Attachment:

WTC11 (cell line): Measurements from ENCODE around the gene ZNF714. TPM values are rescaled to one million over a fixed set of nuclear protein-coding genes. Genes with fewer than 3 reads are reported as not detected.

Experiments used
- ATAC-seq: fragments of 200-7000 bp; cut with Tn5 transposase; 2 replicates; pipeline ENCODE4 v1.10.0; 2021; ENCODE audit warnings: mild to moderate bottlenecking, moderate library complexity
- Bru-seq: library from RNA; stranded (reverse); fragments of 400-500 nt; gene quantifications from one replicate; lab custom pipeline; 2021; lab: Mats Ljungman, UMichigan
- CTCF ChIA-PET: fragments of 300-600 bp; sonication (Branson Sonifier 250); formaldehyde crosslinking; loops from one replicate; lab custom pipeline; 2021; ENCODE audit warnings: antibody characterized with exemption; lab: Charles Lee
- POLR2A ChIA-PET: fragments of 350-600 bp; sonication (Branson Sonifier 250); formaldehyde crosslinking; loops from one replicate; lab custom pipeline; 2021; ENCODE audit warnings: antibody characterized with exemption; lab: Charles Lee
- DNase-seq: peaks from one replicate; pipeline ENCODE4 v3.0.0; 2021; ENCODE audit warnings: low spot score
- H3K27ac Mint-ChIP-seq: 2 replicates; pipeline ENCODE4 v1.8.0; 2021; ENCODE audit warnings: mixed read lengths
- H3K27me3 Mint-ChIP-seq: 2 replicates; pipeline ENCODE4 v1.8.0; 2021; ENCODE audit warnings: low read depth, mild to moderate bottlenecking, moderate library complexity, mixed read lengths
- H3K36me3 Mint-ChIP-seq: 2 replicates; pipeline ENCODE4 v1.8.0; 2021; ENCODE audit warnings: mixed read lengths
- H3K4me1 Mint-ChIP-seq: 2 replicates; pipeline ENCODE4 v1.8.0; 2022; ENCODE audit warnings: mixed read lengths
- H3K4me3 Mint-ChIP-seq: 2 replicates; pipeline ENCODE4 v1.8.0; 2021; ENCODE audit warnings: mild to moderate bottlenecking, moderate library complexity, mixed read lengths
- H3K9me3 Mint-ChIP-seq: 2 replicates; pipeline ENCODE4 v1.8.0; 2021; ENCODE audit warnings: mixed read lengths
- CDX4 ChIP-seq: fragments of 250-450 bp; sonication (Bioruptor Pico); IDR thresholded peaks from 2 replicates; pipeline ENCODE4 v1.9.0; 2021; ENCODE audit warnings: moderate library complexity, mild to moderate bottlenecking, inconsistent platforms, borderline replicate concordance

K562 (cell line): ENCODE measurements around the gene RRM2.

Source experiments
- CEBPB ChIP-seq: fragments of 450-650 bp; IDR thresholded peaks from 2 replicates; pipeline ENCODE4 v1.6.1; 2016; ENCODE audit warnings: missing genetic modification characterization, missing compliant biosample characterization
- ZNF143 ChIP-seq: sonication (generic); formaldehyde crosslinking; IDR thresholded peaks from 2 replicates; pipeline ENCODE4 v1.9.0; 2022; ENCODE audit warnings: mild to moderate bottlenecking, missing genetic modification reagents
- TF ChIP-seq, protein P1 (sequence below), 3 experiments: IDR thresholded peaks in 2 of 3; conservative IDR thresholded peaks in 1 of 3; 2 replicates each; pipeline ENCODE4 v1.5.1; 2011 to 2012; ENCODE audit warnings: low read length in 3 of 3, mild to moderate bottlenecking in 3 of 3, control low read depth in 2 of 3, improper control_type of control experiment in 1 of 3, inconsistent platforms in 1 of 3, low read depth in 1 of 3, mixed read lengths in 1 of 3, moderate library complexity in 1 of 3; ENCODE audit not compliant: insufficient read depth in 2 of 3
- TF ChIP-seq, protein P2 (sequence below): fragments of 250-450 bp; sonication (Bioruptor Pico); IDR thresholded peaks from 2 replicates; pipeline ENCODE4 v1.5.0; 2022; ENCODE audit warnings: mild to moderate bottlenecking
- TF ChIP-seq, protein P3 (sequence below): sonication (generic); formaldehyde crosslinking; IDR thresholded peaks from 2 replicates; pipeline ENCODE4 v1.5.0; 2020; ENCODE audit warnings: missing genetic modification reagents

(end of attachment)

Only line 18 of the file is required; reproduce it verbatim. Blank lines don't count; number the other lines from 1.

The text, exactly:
- ZNF143 ChIP-seq: sonication (generic); formaldehyde crosslinking; IDR thresholded peaks from 2 replicates; pipeline ENCODE4 v1.9.0; 2022; ENCODE audit warnings: mild to moderate bottlenecking, missing genetic modification reagents